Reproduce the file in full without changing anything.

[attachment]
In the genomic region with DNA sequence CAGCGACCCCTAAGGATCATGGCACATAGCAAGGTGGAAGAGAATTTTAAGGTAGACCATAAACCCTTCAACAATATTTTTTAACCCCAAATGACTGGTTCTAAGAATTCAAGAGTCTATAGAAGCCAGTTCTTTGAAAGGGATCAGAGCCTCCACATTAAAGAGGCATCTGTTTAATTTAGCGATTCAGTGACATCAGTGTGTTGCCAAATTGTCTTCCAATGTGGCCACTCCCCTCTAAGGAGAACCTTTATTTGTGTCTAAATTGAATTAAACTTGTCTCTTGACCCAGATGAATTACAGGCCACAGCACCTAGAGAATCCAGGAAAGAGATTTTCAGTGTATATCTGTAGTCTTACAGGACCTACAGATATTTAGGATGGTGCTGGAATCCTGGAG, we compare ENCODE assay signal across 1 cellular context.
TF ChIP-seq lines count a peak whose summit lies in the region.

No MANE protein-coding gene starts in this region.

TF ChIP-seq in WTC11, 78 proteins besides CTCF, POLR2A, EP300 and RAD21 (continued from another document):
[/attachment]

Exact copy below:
In the genomic region with DNA sequence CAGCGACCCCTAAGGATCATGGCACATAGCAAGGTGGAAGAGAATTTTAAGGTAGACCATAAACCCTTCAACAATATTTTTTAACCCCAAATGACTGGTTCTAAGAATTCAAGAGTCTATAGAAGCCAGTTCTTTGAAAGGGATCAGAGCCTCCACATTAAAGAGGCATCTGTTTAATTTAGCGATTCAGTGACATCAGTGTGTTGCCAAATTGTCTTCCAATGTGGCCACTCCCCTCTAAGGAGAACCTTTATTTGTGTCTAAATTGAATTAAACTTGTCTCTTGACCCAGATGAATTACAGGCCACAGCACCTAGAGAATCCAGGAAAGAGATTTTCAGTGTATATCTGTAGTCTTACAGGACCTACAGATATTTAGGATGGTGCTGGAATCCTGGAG, we compare ENCODE assay signal across 1 cellular context.
TF ChIP-seq lines count a peak whose summit lies in the region.

No MANE protein-coding gene starts in this region.

TF ChIP-seq in WTC11, 78 proteins besides CTCF, POLR2A, EP300 and RAD21 (continued from another document):